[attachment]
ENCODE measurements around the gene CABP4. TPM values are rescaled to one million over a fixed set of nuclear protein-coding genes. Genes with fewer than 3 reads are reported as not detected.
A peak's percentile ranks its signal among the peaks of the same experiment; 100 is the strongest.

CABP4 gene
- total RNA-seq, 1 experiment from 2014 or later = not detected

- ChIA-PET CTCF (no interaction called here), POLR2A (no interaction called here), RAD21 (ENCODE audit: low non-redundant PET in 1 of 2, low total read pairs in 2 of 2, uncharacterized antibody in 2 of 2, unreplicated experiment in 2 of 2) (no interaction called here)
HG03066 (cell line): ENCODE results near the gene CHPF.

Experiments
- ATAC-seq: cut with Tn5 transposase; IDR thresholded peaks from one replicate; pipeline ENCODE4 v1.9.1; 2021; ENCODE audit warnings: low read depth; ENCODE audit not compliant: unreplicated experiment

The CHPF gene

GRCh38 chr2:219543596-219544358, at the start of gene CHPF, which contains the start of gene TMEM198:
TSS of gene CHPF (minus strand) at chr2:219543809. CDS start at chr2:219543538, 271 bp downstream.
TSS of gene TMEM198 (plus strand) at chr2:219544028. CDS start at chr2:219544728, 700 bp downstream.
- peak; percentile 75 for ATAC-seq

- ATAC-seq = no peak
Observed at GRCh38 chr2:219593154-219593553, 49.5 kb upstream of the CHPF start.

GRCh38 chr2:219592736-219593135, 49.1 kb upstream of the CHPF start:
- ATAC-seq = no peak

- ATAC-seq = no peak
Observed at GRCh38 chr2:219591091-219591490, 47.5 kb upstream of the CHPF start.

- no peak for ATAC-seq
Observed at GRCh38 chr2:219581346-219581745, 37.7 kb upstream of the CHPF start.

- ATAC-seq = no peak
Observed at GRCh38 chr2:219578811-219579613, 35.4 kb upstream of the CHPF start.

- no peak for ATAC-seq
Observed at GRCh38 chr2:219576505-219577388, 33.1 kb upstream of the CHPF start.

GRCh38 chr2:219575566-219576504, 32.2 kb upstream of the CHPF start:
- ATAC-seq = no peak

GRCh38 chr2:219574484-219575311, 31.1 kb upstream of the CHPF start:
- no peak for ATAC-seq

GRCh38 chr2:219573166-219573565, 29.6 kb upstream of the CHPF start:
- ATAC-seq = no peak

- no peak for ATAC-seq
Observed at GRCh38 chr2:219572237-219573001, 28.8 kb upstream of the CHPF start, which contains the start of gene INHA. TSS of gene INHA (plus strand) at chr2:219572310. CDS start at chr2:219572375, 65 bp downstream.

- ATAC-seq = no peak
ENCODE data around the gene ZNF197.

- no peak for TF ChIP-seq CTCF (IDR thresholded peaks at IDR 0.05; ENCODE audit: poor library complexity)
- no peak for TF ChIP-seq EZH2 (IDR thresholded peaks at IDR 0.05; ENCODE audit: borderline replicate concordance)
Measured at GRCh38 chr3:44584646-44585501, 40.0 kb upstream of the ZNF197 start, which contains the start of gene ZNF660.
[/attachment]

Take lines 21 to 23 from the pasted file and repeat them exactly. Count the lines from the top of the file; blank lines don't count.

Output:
Observed at GRCh38 chr2:219581346-219581745, 37.7 kb upstream of the CHPF start.

- ATAC-seq = no peak
Observed at GRCh38 chr2:219578811-219579613, 35.4 kb upstream of the CHPF start.